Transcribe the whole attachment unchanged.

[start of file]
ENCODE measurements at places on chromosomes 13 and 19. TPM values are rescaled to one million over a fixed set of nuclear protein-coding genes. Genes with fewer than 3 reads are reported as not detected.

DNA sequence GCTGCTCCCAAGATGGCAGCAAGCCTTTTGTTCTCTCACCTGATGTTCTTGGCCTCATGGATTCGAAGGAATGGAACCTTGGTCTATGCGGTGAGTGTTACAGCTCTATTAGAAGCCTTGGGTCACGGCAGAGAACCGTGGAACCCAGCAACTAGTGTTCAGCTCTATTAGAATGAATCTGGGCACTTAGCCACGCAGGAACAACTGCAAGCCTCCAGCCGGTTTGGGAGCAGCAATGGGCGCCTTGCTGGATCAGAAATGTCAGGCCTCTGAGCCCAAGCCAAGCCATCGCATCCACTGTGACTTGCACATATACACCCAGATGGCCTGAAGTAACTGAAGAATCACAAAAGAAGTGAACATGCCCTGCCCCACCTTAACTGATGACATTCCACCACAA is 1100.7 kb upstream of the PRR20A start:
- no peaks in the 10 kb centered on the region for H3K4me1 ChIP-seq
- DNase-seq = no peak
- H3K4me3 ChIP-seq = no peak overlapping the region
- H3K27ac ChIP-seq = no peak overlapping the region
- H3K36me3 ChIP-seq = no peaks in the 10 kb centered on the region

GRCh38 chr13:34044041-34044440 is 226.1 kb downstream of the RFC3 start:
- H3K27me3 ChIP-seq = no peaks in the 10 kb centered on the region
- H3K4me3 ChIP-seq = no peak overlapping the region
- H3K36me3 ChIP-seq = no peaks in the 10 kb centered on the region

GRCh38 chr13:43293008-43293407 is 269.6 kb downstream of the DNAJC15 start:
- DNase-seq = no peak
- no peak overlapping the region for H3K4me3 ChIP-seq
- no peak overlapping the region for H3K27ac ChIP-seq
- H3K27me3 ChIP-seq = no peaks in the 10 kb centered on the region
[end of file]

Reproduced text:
ENCODE measurements at places on chromosomes 13 and 19. TPM values are rescaled to one million over a fixed set of nuclear protein-coding genes. Genes with fewer than 3 reads are reported as not detected.

DNA sequence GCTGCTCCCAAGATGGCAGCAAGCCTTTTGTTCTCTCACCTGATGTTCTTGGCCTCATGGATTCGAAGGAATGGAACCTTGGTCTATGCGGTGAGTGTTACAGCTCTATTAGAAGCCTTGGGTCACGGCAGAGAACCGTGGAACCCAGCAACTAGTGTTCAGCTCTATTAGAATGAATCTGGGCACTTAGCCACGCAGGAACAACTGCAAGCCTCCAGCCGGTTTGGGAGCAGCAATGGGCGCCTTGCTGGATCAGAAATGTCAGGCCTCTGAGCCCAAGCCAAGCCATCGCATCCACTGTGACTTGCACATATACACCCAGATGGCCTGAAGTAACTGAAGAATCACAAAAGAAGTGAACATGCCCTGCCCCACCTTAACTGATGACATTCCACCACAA is 1100.7 kb upstream of the PRR20A start:
- no peaks in the 10 kb centered on the region for H3K4me1 ChIP-seq
- DNase-seq = no peak
- H3K4me3 ChIP-seq = no peak overlapping the region
- H3K27ac ChIP-seq = no peak overlapping the region
- H3K36me3 ChIP-seq = no peaks in the 10 kb centered on the region

GRCh38 chr13:34044041-34044440 is 226.1 kb downstream of the RFC3 start:
- H3K27me3 ChIP-seq = no peaks in the 10 kb centered on the region
- H3K4me3 ChIP-seq = no peak overlapping the region
- H3K36me3 ChIP-seq = no peaks in the 10 kb centered on the region

GRCh38 chr13:43293008-43293407 is 269.6 kb downstream of the DNAJC15 start:
- DNase-seq = no peak
- no peak overlapping the region for H3K4me3 ChIP-seq
- no peak overlapping the region for H3K27ac ChIP-seq
- H3K27me3 ChIP-seq = no peaks in the 10 kb centered on the region